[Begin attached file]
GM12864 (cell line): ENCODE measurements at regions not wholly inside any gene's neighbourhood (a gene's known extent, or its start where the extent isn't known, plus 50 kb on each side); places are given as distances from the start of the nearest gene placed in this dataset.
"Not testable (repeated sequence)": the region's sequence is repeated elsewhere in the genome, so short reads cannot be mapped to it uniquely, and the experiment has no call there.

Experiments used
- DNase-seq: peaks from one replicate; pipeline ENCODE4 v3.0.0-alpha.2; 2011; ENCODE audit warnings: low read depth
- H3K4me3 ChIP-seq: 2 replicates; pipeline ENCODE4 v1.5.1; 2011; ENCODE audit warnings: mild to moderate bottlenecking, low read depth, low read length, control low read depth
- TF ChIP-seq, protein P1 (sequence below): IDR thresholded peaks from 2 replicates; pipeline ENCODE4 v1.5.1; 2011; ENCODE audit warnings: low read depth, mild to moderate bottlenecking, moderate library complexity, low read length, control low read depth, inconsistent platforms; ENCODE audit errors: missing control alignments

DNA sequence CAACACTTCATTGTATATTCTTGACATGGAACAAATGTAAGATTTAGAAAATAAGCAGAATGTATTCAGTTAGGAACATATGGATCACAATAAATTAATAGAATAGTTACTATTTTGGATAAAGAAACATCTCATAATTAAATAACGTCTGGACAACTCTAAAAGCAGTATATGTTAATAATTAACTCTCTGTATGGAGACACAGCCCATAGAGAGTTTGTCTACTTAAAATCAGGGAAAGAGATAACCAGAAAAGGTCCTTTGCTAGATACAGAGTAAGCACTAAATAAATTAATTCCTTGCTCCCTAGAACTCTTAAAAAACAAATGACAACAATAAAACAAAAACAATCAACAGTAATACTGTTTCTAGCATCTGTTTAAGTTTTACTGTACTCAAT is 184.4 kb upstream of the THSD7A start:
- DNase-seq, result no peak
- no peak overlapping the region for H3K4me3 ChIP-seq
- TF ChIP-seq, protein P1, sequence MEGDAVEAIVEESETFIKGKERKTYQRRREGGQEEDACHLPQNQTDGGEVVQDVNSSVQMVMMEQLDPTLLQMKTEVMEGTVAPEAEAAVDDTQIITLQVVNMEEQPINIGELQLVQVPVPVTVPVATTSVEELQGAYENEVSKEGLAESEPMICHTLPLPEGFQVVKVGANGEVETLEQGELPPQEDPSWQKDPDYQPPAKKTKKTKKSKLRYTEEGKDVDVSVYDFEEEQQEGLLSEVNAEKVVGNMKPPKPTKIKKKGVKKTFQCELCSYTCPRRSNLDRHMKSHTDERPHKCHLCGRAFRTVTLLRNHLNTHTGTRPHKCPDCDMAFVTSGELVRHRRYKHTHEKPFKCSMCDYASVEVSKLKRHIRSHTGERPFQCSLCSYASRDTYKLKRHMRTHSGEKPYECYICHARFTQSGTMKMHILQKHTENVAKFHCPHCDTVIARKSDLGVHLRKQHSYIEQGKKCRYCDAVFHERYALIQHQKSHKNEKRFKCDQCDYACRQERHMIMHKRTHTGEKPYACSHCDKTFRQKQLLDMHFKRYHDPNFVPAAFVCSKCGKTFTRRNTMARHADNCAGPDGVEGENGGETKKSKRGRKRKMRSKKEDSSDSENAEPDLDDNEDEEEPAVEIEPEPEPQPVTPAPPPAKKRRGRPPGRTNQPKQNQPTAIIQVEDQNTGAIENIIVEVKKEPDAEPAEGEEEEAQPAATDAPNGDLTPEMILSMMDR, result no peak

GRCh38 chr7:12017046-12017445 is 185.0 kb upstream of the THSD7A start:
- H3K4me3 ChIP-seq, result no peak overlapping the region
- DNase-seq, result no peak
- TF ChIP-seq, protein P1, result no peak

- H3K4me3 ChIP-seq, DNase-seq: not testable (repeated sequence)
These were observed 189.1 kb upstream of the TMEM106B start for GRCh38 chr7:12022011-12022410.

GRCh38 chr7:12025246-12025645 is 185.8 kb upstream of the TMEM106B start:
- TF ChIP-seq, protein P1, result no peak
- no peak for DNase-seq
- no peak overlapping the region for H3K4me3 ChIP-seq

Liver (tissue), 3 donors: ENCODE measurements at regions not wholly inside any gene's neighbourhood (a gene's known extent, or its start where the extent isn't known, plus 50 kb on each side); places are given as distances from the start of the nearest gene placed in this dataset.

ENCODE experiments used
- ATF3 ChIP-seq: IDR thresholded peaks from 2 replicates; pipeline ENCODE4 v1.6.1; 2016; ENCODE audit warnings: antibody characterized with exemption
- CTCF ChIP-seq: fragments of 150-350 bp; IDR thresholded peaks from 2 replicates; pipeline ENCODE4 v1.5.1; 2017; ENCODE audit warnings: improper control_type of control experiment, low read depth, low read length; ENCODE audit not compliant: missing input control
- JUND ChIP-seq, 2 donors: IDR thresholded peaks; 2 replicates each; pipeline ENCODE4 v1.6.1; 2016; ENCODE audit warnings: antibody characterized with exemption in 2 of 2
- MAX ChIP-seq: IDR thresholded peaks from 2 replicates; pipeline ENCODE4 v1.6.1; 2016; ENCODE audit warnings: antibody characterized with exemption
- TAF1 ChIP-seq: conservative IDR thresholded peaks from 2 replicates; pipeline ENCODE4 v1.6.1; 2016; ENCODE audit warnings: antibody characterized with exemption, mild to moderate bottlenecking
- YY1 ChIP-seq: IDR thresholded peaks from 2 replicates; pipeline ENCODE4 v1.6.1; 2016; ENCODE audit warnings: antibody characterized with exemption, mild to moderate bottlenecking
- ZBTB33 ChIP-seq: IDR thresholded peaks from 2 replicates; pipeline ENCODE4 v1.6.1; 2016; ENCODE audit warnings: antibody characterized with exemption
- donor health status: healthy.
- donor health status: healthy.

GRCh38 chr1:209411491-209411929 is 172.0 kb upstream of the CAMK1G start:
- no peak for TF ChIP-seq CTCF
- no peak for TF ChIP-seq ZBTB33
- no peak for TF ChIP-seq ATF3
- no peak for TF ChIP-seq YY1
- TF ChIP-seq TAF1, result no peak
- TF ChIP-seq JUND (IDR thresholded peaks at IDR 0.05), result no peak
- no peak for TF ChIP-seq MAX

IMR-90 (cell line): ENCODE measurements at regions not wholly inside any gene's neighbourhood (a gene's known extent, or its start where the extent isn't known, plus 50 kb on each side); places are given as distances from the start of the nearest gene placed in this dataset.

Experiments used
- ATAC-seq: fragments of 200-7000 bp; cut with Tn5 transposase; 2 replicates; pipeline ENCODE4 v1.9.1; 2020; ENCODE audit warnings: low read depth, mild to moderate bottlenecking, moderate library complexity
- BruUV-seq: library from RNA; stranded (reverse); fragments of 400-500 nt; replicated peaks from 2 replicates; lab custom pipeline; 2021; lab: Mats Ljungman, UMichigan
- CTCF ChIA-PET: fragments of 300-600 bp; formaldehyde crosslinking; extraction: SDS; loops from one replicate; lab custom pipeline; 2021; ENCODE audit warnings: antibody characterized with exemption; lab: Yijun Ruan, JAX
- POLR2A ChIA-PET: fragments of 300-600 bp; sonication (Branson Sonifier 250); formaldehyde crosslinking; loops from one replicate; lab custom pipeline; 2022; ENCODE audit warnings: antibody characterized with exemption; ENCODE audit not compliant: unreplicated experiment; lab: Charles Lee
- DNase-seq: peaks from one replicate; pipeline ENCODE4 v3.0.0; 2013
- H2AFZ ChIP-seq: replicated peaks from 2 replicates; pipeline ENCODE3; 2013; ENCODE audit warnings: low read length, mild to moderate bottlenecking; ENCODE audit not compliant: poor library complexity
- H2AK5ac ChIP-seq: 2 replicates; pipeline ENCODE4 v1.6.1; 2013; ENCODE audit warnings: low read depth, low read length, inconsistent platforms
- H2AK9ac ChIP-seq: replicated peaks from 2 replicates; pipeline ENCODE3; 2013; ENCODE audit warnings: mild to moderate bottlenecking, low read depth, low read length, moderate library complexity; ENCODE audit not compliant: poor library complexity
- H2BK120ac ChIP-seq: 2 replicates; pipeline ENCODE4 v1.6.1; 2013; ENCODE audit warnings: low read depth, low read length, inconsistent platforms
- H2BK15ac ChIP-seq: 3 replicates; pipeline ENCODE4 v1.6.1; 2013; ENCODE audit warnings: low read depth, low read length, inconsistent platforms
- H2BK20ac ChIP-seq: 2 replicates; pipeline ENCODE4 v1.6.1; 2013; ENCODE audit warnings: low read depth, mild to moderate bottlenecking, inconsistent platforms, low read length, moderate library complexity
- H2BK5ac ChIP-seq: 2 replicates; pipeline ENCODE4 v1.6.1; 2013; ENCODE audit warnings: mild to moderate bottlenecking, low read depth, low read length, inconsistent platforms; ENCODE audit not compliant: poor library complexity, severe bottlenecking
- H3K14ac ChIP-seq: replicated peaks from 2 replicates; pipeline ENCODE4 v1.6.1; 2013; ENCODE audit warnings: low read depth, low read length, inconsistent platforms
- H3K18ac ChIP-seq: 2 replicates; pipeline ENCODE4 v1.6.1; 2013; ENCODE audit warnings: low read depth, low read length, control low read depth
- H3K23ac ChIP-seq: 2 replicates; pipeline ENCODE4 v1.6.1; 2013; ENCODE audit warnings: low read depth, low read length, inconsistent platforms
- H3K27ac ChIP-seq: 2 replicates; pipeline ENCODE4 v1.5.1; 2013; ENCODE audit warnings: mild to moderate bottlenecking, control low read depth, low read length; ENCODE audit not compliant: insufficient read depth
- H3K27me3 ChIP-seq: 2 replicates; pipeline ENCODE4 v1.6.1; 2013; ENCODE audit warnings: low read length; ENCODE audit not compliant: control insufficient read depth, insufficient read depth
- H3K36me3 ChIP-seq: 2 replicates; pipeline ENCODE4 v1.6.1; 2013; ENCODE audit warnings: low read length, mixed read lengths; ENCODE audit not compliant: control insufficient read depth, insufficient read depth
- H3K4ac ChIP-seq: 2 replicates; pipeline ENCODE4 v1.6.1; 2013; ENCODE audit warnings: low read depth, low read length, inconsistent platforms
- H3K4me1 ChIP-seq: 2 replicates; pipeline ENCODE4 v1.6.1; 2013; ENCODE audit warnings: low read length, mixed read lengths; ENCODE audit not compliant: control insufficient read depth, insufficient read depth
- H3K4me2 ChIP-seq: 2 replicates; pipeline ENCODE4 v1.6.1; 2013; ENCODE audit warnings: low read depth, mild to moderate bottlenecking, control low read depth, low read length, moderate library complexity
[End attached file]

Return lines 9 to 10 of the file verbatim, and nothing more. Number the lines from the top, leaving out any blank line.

- no peak overlapping the region for H3K4me3 ChIP-seq
- TF ChIP-seq, protein P1, sequence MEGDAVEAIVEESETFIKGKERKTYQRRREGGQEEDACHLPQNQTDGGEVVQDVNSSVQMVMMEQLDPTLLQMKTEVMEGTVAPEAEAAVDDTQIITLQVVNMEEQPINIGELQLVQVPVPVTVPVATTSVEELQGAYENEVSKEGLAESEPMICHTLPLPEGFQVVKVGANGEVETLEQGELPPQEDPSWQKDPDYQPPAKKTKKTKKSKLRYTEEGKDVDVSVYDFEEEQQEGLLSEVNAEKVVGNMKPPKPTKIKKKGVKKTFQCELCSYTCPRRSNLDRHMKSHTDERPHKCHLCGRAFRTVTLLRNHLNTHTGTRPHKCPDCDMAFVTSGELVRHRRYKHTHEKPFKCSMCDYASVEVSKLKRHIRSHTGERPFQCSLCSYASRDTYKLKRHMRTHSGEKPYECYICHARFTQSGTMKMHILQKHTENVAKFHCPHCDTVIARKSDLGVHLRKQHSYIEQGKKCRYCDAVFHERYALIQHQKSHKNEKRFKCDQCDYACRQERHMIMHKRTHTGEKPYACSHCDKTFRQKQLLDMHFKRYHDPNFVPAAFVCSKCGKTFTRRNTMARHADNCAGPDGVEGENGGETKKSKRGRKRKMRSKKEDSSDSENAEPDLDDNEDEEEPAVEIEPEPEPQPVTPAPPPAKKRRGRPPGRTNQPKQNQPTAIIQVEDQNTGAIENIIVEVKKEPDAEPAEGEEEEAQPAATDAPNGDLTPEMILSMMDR, result no peak